Prescott — I met a Prescott at the neighborhood park a while back (his parents weren't aware of the city) and it came off quite nicely, as a given name. The town was the capital of the Arizona Territory before Phoenix, and was named for historian William Hickling Prescott. It's preppy without being stodgy, distinguished without sounding like wannabe new-money (ahem, Barrons Hilton and Trump …) It's also quite unusual and has never made the top 1,000
Safford — Safford is a modern-day mining and agricultural town, nothing very exciting except a couple of prisons. I love the sounds of the name, though, and the potential for the nickname Ford. Its namesake has a great name -- Anson Pacely Killen Safford was the third governor of the Arizona Territory
Sedona — ahh, Sedona. Beautiful, mystical Sedona. Glowing red rocks, spiritual vortices, horrible bloody history. Sedona Arabelle Miller Schnebly was the wife of the town's first postmaster, and she was known for her hospitality and industrious nature. Reportedly, Mrs Schnebly's mother "made up" the name Sedona because she thought it sounded pretty — see, it was even named by a namer!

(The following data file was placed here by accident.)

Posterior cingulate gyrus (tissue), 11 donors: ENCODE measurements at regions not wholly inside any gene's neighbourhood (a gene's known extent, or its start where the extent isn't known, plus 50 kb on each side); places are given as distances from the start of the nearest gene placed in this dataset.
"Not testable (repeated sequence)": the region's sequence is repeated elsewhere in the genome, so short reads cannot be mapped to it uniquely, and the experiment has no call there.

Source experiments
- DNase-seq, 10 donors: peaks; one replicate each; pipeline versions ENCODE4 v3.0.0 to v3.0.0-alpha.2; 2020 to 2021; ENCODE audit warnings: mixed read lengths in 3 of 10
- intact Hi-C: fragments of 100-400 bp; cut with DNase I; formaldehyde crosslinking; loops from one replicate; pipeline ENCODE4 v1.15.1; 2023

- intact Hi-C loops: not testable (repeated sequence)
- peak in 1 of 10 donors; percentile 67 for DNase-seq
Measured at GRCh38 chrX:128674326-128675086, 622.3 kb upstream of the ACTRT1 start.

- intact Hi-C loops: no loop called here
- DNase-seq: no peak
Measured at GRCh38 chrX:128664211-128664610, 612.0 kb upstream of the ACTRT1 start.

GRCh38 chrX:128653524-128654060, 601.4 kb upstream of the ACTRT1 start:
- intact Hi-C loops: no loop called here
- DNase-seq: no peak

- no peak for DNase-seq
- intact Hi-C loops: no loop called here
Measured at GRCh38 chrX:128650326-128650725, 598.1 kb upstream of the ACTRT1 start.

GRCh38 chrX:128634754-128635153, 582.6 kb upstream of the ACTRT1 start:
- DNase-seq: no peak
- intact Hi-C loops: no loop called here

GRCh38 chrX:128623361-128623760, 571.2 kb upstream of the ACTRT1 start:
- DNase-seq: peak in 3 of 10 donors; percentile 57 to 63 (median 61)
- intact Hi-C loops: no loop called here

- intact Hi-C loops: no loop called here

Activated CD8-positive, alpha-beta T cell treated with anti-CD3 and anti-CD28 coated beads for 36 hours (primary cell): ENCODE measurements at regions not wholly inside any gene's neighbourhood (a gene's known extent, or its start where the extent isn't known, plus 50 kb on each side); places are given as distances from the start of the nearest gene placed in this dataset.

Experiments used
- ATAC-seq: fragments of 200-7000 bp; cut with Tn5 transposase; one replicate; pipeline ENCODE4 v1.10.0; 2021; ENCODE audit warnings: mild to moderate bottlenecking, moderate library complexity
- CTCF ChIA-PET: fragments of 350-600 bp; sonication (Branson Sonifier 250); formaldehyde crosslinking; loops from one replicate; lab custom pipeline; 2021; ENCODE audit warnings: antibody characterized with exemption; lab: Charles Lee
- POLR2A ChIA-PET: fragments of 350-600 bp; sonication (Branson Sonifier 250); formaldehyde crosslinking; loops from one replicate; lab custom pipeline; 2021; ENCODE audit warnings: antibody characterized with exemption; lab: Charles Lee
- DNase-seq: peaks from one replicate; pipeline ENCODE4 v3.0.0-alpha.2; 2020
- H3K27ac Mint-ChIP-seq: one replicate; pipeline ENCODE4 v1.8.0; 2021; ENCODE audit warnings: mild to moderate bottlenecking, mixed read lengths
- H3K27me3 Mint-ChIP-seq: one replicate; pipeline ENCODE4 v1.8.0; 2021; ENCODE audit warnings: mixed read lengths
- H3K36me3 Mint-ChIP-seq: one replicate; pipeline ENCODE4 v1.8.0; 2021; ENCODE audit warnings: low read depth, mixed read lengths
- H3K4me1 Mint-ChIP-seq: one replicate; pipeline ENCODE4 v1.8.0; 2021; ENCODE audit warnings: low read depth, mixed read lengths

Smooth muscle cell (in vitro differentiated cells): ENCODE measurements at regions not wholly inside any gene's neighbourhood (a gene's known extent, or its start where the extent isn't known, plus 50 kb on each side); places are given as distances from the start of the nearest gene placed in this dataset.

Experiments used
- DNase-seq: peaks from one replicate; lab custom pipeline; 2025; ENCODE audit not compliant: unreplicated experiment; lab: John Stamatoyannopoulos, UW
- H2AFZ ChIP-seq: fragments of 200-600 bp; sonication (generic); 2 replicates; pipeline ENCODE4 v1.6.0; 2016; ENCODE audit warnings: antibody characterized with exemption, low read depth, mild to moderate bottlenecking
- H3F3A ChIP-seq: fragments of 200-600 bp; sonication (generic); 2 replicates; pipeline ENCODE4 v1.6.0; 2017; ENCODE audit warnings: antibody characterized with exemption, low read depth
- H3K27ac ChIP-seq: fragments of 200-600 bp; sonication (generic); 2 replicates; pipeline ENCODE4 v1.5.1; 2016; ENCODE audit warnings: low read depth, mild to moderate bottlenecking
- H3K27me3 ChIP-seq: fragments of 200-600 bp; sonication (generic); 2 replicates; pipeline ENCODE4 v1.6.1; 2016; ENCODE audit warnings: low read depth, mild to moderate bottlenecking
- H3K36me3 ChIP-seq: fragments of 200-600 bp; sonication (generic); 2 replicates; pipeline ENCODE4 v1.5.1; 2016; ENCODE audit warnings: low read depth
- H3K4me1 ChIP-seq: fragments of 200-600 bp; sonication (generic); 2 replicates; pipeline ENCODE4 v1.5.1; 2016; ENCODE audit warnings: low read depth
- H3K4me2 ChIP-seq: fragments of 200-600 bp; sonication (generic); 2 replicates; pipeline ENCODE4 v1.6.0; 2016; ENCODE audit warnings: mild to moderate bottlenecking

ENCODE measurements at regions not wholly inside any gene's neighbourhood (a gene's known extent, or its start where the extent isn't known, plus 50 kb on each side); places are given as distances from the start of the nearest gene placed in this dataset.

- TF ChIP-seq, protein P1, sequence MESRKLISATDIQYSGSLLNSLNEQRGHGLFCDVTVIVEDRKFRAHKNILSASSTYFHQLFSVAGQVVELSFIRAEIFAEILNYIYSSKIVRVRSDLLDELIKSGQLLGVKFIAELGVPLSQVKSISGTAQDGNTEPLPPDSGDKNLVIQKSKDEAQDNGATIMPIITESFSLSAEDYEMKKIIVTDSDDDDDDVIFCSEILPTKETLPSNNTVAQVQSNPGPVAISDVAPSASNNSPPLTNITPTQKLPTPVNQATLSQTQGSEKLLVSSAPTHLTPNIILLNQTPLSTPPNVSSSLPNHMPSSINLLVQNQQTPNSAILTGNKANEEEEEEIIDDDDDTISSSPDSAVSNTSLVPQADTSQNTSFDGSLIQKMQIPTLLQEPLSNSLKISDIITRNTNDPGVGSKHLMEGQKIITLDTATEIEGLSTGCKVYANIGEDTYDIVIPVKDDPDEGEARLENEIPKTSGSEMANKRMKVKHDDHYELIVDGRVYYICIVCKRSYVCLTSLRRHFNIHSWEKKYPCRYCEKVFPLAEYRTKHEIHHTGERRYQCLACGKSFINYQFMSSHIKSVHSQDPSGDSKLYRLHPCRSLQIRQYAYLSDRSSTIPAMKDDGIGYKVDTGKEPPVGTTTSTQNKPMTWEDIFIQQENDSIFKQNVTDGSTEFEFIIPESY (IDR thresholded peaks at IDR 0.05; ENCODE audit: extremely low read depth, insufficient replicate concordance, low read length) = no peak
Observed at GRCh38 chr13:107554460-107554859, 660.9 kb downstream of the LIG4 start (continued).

Tempe — though Tempe, Arizona was named after the Vale of Tempe, a beautiful gorge in northern Greece, the only Greeks I ever met there were drunk frat boys and sorority girls wearing sweatpants and eighty layers of makeup (no one has ever adequately explained this phenomenon to me). I think the name could be really great on the right girl, if you can overlook the slightly "pee"-ish ending
Tolleson — another "-son" ending name that might appeal to trendy namers. I love the "Tol" sound (an old favorite of mine was Ptolemy, which I liked before Gretchen Mol used it on her son, thanks very much) and the potential nickname Tol is a big draw
Tucson — pronounced "too-sawn," the name derives from the Spanish Tucsón, which was taken from the O'odham name Cuk Ṣon, meaning "at the base of the black hill," which refers to a volcanic mountain near the city. Pretty great meaning there — I love those super descriptive place names, they seems so ancient and evocative. Unless it's something like "out back near the dung heap," of course. I'd love to hear this one used on a person
Winslow — you know this one, right? Standing on a corner in Winslow, Arizona … the city was named after either a railroad man or a prospector, depends on whose story you believe, and it has a meteor crater. I've always loved the name of painter Winslow Homer, and with the popularity of names like Harlow and Marlow on the rise, I could see Winslow coming back. What about it on a girl? Call her Winnie? Suggesting that might make me a bad name-blogger …
Yuma — I've always liked the sound of this one (the city is tough to take, though, as I remember it). Yuma is one of the English names of the Quechan people, and it may refer to their tradition of burning huge fires to induce rain — the Spanish word for smoke is humo — but its etymology is very vague. It is also a Japanese name which, depending on the kanji used to write it, can have many different meanings — my favorite is "dark horse"